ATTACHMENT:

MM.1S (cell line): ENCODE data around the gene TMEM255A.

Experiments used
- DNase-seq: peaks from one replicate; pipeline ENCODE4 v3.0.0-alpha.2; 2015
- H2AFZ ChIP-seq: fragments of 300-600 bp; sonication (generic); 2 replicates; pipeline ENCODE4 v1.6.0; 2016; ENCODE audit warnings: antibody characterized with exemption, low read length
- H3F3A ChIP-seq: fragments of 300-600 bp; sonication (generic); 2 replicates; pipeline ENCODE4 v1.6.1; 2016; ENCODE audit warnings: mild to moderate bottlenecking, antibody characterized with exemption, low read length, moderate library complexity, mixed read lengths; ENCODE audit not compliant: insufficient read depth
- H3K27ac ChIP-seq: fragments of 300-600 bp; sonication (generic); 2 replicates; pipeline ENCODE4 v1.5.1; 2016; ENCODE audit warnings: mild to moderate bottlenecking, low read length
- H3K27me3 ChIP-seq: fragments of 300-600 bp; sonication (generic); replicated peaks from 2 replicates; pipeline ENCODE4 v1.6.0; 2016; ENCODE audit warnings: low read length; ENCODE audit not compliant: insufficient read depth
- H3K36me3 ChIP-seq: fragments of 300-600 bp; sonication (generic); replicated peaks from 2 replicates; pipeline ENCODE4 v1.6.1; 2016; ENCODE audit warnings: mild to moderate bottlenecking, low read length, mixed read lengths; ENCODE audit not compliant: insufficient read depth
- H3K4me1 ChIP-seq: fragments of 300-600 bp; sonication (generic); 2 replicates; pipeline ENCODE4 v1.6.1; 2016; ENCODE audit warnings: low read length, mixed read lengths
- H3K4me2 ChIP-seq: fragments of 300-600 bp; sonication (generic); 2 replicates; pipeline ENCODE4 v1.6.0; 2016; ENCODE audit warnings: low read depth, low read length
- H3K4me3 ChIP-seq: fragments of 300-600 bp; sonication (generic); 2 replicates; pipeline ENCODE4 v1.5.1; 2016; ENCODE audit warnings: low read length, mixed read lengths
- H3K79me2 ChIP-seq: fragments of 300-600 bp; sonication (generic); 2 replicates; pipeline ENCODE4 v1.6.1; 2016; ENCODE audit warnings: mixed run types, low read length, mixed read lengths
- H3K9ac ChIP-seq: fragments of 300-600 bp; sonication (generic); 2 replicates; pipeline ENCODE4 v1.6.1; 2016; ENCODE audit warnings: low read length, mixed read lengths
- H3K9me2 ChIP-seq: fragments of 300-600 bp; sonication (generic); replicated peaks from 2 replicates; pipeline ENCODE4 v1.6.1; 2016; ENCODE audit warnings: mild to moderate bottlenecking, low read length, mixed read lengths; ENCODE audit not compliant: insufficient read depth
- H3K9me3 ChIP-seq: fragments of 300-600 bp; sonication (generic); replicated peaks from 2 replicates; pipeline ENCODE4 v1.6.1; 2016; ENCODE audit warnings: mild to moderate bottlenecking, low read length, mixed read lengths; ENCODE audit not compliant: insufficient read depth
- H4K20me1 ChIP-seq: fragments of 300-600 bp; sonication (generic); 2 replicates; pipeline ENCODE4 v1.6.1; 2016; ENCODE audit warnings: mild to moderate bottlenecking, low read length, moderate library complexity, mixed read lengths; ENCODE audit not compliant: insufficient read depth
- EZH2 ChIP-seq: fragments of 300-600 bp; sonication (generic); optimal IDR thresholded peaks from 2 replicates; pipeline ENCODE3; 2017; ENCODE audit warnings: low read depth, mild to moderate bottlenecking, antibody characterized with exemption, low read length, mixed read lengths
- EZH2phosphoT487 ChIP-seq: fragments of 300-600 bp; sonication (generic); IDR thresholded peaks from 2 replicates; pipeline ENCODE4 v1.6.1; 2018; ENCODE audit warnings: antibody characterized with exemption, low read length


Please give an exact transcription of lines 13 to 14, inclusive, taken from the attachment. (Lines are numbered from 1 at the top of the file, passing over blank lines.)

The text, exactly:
- H3K9ac ChIP-seq: fragments of 300-600 bp; sonication (generic); 2 replicates; pipeline ENCODE4 v1.6.1; 2016; ENCODE audit warnings: low read length, mixed read lengths
- H3K9me2 ChIP-seq: fragments of 300-600 bp; sonication (generic); replicated peaks from 2 replicates; pipeline ENCODE4 v1.6.1; 2016; ENCODE audit warnings: mild to moderate bottlenecking, low read length, mixed read lengths; ENCODE audit not compliant: insufficient read depth